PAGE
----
Bitesize 3: WHAT HAPPENS WHEN PATHOGENS CROSS THE GUT LINING
In Bitesize 1 and 2 we asked the question about a permeable or leaky gut.
We have mentioned on a few occasions that we all suffer from a leaky gut from time to time, but having a healthy microbiome is essential in the repair of the gut lining. In turn, having the correct diet and prebiotic intake is equally important to keep this little kingdom of the microbiome happy and healthy.
But what happens when pathogens cross the gut lining and enter the blood stream.
Both chronic and low grade inflammation (LGI) plays a central role in some of the most challenging diseases and mental conditions of our time, including rheumatoid arthritis, cancer, heart disease, diabetes, asthma, eczema, depression and even Alzheimer’s. Lifestyle choices, diet, and even family history play a role in the diseases and conditions brought about by chronic inflammation.
Lets refer to the image again from the previous blog.
Imagine your body as a tube, with internal and external environments.
Your whole GI tract from the mouth the the anus is external to your body. Add to this the lungs, the urinary system back to the kidneys, the vagina, uterus etc. We think of them as internal, but in fact they are external to the body and subject to pathogenic attack from the environment around us.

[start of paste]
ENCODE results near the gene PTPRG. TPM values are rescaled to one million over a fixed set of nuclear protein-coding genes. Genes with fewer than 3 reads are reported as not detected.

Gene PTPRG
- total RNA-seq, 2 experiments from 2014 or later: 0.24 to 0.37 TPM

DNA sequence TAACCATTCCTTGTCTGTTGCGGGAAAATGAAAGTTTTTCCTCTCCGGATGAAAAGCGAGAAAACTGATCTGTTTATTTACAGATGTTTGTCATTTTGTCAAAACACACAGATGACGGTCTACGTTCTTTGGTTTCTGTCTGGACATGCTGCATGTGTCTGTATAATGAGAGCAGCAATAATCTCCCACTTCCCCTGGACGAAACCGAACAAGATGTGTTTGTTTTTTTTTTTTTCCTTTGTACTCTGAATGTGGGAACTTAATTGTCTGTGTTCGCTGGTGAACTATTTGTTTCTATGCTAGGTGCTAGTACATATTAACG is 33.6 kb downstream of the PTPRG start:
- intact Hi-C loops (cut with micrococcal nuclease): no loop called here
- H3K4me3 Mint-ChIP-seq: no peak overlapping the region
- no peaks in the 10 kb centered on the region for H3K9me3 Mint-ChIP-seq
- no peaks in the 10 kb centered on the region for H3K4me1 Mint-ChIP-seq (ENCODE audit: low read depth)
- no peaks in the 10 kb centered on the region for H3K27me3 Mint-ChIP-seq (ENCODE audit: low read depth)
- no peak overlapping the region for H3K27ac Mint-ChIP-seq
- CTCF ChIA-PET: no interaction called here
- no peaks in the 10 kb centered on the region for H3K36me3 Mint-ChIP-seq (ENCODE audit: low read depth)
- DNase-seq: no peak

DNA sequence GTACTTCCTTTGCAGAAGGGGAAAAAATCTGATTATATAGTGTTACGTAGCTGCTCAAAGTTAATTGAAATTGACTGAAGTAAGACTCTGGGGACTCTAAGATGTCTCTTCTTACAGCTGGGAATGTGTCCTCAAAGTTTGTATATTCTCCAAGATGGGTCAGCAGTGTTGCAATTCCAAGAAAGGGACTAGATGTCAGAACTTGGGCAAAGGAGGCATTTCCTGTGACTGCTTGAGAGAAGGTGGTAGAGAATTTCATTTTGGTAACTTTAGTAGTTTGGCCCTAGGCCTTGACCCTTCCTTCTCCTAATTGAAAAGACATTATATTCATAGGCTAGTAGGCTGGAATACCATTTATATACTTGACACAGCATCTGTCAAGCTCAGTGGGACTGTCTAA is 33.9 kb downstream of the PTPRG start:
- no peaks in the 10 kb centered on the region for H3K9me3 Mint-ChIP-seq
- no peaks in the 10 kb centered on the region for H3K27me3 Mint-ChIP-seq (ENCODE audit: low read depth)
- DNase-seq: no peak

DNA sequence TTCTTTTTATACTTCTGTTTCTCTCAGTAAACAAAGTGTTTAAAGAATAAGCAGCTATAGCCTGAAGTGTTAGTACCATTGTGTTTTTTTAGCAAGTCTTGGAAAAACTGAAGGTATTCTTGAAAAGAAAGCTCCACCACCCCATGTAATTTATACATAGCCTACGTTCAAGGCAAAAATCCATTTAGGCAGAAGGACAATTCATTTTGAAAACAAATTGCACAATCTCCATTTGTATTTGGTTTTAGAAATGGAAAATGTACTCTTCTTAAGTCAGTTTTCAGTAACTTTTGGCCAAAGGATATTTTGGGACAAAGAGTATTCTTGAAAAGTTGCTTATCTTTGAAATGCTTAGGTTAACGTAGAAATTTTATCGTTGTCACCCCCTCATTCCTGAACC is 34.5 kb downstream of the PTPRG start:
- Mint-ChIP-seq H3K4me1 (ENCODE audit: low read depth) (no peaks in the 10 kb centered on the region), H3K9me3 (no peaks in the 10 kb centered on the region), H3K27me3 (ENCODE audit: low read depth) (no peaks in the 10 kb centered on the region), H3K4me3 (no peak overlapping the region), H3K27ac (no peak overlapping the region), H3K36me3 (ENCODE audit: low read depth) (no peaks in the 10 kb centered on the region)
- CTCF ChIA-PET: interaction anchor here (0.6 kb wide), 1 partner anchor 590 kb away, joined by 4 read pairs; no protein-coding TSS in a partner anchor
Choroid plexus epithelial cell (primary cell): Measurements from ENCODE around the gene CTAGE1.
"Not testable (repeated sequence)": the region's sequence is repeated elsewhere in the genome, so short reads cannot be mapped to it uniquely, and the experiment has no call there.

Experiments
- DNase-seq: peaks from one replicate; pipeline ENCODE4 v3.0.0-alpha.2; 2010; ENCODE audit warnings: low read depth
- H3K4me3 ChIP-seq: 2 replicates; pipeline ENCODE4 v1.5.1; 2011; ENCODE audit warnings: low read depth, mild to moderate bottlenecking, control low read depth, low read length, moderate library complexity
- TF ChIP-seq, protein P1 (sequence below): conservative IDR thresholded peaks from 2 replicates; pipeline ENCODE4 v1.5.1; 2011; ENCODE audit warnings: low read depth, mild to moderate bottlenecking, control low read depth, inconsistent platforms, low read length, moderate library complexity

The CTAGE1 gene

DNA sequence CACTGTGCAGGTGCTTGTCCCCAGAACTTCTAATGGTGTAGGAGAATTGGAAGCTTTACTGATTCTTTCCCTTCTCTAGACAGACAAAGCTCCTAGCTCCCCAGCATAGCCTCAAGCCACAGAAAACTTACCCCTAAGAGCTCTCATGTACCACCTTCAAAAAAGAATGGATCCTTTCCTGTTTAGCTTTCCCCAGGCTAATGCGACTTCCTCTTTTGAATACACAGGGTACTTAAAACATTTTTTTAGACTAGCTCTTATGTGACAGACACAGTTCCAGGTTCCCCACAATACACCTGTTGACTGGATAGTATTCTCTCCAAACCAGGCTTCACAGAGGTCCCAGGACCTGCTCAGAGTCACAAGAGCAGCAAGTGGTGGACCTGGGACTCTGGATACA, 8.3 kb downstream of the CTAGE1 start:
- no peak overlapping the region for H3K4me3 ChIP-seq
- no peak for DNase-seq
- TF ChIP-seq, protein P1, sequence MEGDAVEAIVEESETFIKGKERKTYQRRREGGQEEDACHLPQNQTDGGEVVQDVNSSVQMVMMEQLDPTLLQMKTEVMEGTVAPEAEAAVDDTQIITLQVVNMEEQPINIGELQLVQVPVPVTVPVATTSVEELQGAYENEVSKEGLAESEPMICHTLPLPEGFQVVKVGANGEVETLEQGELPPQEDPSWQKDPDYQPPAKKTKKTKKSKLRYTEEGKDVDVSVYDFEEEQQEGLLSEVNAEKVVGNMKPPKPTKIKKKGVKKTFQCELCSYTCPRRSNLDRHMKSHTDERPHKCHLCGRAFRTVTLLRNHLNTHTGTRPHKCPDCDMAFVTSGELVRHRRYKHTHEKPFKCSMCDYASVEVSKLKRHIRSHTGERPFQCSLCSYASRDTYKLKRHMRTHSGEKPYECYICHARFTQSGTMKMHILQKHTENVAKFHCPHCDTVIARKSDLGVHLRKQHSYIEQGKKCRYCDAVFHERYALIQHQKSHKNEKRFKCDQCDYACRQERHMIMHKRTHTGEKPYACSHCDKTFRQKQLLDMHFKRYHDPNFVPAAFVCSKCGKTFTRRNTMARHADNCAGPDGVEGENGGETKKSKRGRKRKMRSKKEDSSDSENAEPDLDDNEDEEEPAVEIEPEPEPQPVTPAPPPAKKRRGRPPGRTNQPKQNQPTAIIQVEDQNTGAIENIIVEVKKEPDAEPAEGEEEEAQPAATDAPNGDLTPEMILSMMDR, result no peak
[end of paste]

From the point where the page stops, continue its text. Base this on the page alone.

From a fetus, our microbiome is inherited from our mother through the placenta and also during the birthing process and governs the strength of our immunity as we enter the world. Unfortunately many babies are already born with leaky guts and the convenience and low grade, high carbohydrate foods we feed our children all lead to a permeable gut lining. The amount of fibre in our diets is on the decrease. The exponential increase in child obesity, type 2 diabetes, asthma, food intolerances are all symptoms of what we eat.
Through a leaky gut, pathogens will secrete endotoxins that travel freely to create inflammation almost anywhere. When they reach the brain they can also become blockers for the production of dopamine and serotonin. Both these neurotransmitters and hormones play a role in many important body functions, including movement, memory and pleasurable reward and motivation. The feel good hormones.
Depleted dopamine and serotonin are triggers for depression and anxiety and the necessary need for society to move to more prescription drugs.
We must understand and treat the cause.
Face it.... 'big food' wants us to keep eating processed foods full of additives and 'big drug' wants us to get ill, but not die.
Recent studies have linked recreational drugs in society to the need to suppress depression and anxiety; all linked to a leaky gut caused by bad diet.
In Bite Size 4, we will discuss cortisol. The need for our 'fight and flight' steroid hormone, but what happens when the cortisol cycle keeps going round and round.